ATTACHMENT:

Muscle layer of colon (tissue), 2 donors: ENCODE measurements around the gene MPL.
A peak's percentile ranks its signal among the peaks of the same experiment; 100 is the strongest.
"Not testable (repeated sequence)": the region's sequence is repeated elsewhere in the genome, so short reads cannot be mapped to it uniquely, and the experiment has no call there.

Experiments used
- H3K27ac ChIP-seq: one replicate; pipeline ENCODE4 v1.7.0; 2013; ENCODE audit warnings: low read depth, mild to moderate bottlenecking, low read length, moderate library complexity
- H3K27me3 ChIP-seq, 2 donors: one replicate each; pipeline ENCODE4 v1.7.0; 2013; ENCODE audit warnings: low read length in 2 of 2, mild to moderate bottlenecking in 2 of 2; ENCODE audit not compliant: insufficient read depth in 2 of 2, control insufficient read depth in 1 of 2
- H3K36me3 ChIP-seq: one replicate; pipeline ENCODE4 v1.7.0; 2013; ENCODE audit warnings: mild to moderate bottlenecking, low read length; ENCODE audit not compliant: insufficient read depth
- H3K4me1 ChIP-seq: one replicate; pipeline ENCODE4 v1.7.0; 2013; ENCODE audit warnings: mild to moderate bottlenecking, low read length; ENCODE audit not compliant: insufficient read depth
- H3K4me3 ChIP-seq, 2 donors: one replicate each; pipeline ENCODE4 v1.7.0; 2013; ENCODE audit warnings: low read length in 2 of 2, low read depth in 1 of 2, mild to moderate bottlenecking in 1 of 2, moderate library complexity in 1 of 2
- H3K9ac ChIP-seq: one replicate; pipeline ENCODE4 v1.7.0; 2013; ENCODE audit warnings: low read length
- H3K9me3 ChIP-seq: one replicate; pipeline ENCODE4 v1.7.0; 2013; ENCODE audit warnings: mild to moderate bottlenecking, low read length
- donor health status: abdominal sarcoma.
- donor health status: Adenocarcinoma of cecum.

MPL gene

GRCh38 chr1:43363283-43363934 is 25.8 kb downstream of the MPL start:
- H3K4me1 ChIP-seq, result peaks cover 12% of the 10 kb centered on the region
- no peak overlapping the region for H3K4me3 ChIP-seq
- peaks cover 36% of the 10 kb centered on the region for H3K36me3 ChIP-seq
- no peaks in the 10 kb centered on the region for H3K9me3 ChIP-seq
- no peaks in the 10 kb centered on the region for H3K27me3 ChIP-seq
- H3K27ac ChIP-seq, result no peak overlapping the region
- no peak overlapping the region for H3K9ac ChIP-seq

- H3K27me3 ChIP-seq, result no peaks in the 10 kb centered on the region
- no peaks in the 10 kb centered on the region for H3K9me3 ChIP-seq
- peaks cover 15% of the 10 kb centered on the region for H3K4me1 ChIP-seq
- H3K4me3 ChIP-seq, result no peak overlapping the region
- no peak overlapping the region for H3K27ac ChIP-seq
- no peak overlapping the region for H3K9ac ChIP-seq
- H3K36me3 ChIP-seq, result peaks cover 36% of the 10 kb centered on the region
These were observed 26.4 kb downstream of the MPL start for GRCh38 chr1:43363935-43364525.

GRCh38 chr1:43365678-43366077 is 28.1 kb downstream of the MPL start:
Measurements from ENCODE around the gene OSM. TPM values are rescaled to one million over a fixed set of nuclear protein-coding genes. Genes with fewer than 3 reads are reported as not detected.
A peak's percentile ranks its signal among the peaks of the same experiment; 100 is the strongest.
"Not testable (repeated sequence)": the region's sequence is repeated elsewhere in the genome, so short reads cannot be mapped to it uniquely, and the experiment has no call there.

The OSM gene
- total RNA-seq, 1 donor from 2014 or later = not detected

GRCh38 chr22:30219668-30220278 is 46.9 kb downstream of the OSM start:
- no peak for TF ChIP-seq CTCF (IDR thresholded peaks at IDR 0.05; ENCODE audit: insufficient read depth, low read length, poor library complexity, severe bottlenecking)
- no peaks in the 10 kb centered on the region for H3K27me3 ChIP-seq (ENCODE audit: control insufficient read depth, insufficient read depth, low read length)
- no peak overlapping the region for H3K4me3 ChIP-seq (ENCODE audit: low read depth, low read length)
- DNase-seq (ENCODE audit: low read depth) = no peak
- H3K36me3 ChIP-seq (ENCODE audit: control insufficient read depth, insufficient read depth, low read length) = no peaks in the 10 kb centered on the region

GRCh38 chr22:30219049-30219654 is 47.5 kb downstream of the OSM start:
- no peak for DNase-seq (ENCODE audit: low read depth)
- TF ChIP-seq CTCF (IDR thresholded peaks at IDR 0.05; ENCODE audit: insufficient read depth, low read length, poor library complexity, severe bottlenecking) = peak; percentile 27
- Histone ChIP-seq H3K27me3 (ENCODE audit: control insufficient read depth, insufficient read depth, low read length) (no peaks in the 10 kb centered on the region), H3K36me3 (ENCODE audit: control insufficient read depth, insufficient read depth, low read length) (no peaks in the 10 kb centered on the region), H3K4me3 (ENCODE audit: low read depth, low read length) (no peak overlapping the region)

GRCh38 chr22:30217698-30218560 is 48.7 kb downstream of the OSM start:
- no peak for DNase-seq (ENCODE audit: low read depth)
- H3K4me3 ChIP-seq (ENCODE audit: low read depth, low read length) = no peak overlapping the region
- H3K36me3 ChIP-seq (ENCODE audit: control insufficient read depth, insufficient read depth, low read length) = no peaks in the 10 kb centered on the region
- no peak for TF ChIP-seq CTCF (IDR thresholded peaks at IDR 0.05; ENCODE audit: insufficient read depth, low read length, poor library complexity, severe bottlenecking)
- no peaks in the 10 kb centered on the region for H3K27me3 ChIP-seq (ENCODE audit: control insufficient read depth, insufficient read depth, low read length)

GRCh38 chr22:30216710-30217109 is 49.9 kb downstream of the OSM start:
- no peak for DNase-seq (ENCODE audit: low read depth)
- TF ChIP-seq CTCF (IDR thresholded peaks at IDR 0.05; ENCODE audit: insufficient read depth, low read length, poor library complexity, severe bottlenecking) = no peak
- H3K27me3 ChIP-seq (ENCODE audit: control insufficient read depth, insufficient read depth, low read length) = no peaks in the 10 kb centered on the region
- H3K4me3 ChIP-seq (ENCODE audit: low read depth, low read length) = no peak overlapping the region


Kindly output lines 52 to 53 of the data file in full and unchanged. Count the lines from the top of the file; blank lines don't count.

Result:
- no peaks in the 10 kb centered on the region for H3K27me3 ChIP-seq (ENCODE audit: control insufficient read depth, insufficient read depth, low read length)

GRCh38 chr22:30216710-30217109 is 49.9 kb downstream of the OSM start: